Almost everyone at the 5Cs is busy. We all have a million
assignments, extracurricular activities, interviews, social engagements and
general errands. We run our lives with a fervor that can only belong to the
overbooked. We pride ourselves on being busy, because at the 5Cs, that constantly
seems to be the metric to which we measure our own self-worth. Too much on your
plate and haven’t broken down yet? You must belong here.
Yet what I have found time and time again during my time at
Claremont McKenna College is that there is a huge difference between being busy and putting effort
into your work. Being busy diverges from being a student, friend and classmate whom everyone—including your professors, peers and community as a whole—can
This column is not meant to be a scathing examination of our
community or of individual students. I myself have often fallen into the ‘busyness trap.’ I have also seen how much it hurts the experiences of
others and myself in both classes and relationships, and I don’t want to see the same
happen to other students. At the end of the day, there are three pillars of effort in college that have stuck
out to me. While this list is not exhaustive in the slightest, I hope that it
will spark your own thoughts about what it means to be ‘busy’ versus what it
means to put in ‘effort.’
Effort means taking the time to show people you care. I think
that this is unfortunately one that we—or at least, one that I—often forget to do.
Relationships at the 5Cs are incredibly important; I am sure that for many of us,
relationships are what keep us going when we are overwhelmingly stressed.
Perhaps we take certain people for granted. Maintaining those relationships and
taking care of those who take care of you takes time. It often becomes too
easy to place an impending deadline higher on the
priority list than simply checking in with a friend.
Every choice comes with a cost, and putting relationships on
the sideline has significant, often negative impacts on our relationships, our own well-being as individuals, and the
cohesiveness of our community.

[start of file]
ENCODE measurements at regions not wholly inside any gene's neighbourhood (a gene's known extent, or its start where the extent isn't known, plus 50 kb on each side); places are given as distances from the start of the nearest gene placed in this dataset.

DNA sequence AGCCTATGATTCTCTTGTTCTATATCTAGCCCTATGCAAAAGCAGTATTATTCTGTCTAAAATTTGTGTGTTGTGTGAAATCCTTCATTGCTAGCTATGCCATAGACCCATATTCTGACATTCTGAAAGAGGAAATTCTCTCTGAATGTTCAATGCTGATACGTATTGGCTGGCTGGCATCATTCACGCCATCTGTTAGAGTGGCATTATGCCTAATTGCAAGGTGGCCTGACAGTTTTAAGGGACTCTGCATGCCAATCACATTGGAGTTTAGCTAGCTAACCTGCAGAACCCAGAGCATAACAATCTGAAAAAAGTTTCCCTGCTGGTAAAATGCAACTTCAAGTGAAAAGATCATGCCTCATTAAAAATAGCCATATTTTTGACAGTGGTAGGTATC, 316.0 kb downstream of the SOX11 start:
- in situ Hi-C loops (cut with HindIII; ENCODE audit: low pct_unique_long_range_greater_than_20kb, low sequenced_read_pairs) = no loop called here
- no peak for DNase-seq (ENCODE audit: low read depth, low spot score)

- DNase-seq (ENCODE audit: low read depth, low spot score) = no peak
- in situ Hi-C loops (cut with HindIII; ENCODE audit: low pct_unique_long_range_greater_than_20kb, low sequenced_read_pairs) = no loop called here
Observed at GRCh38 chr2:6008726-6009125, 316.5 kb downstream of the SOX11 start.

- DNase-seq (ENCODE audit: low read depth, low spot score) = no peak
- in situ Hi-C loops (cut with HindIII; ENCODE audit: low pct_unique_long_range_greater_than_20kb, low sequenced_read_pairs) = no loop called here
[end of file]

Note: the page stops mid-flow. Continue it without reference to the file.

Effort means accountability. Beyond simply being on time,
accountability truly means doing what you say and doing it when you promised.
Accountability means showing respect to peers and also creating intellectual space for
genuine thought on all those final projects coming up. The line on your resume
saying you did an activity should not be what matters (though it often plays a factor). Instead, the quality and
integrity with which you worked should be prioritized. Frankly, you might
actually learn something rather than squandering these opportunities in a night-before-deadline rush.
Effort means really putting in the work to learn in a class and not
just to get an A. I think that this is the hardest for high-achieving
students to truly come to terms with. Until I lost out on an amazing class, I did not fully grasp and take this emphasis on learning to heart as a core goal of mine. My grade in that class was still an A, but at the end I knew I could have learned much more and pushed
myself much further if I had truly done what was asked of me: challenge myself to think.
At the beginning of the semester, our professors do not sit before us asking us
to focus on getting an A. The goal may be implicit, but the focus
is always on challenging ourselves and taking the most we can from the class.
That means doing the readings, picking topics that may need more
time to research, and putting out ideas that aren’t so easy to understand.
Busyness doesn’t allow us to do all the readings or to delve into topics we
know very little about. For most of the students I know, taking too much time
on any one assignment without a high chance of receiving an A is
essentially unbearable. Still, the more we change this paradigm, the more we
will truly learn and grow. It may be that extra effort that produces a project or a paper
that is actually worth being proud of, providing an intellectual platform and
Granted, putting in effort is hard by definition and in
practice. But, when done correctly, it is also incredibly rewarding. Busyness, on the other hand, tends to be a hollow promise that things will improve if we
just put another line on our resumes. A shift toward effort rather than an
overwhelming schedule takes individual decisions that are difficult to make at the high-achieving campuses of the 5Cs. Nevertheless, I believe that adjusting our attitudes will completely change our communities and our experiences for the better.
Isabel Wade CM ’16 is an international relations major with a French dual (minor) hailing from the United States’s chilly northern neighbor. She recently returned from spending seven months in West Africa and hopes to go back soon.